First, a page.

Innovative ways to use free existing tech & platforms

August 1, 20146min

Digital has been growing from strength to strength throughout the recent years and new platform, products and services are appearing daily. Obviously some gather momentum due to the early adopters and some fall by the way side. These new platforms (in particular social) In my view this is partially due to the embracing of smart phone and mobile technology allowing consumers to interact with brands and businesses on the move and at their convenience, outside of the one way communication which previously dominated in the form of advertising.

Some brands and retailers have been very creative and innovative in their use and adoption of some of the social platforms as a method to promote their business, products or services. Platforms such as Facebook, Twitter, YouTube, Pinterest, Instagram and Snap Chat have all played a part helping bands go viral with their offerings.

The use of creativity to push the technology or standard use has been really challenged by innovative agencies and brands. The use of free social platforms means that the agencies are able to pitch work and services, whilst keeping costs lower than a print or TV campaign etc. The other benefit to using digital is that everything is measureable and therefore quantifiable.

The analysis and measurement capabilities of Digital have meant that businesses have backed the digital channel significantly, allowing the business to see key reporting information and return on investment for their marketing. KPI’s such as how many people viewed the content, how many interacted with it and ultimately how many purchased something because of the content. Analytic tools have allowed stakeholders to see the holistic effect of their activity on any part of their business.

This article highlights some great campaigns which have caught the consumer’s attention and in some cases have become award winning examples.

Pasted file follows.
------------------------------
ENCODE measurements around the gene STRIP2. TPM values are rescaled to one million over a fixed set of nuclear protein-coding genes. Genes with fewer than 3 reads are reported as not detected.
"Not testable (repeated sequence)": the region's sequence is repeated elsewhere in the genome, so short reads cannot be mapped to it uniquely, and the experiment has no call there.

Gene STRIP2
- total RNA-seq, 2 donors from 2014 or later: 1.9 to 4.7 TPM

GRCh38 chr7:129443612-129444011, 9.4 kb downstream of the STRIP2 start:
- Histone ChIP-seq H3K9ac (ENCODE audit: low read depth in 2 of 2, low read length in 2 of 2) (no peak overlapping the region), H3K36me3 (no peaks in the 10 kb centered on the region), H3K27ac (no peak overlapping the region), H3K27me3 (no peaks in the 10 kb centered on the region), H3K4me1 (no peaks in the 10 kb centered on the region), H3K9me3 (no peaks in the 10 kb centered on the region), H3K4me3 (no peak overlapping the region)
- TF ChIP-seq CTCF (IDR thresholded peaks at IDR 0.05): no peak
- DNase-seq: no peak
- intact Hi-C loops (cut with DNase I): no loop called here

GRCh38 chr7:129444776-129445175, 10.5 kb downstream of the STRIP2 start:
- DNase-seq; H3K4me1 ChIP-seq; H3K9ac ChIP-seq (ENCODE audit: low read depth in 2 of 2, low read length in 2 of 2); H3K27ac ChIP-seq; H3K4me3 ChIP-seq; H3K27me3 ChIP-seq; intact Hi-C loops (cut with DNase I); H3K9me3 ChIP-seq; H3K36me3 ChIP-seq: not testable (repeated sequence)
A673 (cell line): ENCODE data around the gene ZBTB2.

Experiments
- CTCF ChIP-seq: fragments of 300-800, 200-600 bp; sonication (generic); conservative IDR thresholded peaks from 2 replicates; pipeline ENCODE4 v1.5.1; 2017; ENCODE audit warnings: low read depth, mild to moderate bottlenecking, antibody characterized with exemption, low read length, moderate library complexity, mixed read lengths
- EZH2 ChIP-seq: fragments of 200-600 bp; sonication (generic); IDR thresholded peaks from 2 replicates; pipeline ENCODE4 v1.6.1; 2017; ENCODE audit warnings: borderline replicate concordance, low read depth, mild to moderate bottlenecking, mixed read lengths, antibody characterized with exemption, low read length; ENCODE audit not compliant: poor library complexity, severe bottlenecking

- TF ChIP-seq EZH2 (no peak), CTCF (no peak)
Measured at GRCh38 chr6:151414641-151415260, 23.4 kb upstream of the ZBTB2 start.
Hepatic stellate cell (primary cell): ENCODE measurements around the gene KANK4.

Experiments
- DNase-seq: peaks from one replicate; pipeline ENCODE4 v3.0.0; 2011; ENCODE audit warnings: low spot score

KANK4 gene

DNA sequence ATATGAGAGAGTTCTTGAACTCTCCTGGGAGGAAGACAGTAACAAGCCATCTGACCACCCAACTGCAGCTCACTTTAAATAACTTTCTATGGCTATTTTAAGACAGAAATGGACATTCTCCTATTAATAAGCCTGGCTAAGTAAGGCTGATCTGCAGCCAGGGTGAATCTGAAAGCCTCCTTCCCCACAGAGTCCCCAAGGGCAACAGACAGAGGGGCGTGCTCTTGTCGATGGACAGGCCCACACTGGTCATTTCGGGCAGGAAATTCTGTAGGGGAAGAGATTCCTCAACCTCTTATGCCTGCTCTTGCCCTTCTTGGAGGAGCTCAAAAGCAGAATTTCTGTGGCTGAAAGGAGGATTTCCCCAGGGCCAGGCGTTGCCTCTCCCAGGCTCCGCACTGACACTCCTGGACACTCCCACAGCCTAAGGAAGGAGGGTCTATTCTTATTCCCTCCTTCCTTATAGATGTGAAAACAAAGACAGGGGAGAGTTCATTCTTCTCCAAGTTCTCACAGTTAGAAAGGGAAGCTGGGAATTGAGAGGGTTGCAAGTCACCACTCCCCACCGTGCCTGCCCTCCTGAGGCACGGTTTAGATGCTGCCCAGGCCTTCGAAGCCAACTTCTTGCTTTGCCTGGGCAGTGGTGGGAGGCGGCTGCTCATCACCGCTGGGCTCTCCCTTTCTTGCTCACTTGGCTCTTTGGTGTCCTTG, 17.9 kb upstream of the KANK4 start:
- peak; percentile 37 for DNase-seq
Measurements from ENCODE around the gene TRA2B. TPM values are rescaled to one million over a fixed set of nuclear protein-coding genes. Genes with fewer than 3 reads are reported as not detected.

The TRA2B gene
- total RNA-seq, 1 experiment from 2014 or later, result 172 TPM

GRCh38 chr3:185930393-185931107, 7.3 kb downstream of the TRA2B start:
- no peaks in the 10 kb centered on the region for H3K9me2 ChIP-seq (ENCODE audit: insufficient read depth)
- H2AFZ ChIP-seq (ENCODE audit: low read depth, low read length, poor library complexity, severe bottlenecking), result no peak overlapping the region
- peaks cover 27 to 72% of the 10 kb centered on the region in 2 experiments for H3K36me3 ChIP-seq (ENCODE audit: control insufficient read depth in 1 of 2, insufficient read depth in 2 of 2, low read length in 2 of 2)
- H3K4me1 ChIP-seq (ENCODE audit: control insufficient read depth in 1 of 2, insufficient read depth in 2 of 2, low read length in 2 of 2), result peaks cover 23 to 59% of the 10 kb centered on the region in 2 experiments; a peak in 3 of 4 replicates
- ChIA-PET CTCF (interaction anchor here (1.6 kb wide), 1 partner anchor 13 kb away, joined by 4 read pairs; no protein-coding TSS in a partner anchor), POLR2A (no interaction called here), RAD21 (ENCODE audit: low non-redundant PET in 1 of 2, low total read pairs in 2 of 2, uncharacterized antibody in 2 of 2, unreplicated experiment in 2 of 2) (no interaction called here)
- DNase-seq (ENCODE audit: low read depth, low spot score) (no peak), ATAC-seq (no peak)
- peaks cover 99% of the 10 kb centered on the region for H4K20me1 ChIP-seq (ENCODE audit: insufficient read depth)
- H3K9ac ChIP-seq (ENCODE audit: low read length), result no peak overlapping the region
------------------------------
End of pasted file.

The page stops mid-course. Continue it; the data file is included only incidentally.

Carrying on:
5 Examples of innovative campaigns

The Co-operative Electrical: Snap Chat Vouchers

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The Co-operative was the UK’s first retailer to use Snapchat for marketing purposes. The business launched a laptop promotion (30% off) to students that would also be shared/seeded amongst themselves. In keeping which Snapchat , the promotion would disappear shortly after they have been viewed. So students had to be quick and screen grab the promotion to benefit.

Burberry use of Vine

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This fashion label has been innovative in it’s use of Vine and one of the first early adopters of the platform to “live stream” and share loops of their catwalk shows.

Marks & Spencer: Eggceptional

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A simple but amazingly executed campaign where they encouraged their communities to take an egg, transform it with sweets, sprinkles, icing or anything that took their your fancy. The users then had to share a pic for a chance to WIN a year’s supply of chocolate.

KLM : Twitter Customer Service

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KLM a Dutch airline’s approach to customer service on Twitter is to give followers and users an SLA (Service level agreement) and every five minutes, they update with the new estimated “hold times.” This makes it easy for transparent for customers, and offers real-time insight.

Macmillan Cancer Research: Twitter # hijack

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While most Londoners saw the tube strike as nothing more than a giant inconvenience, Macmillan Cancer Research hijacked #tubestrike to highlight the charity and get some brand PR from it. There answer to the strike was promoted with some fun highlighting that whilst the tube lines were closed, its own support lines remained open.
I hope this article gives you some ideas of how you can apply creative thought and little budget to create compelling campaigns to increase social interaction.


George Ioannou

George Ioannou

George has spent 18 years working within Digital, specialising in ecommerce and online marketing. His experience spans a variety of sectors including retail, media and entertainment, automotive and financial. He has worked globally with clients ranging from small businesses through to Fortune 100 Companies. George has spoken internationally as a thought leader at a variety of events as well as publishing articles and papers for the digital industry.




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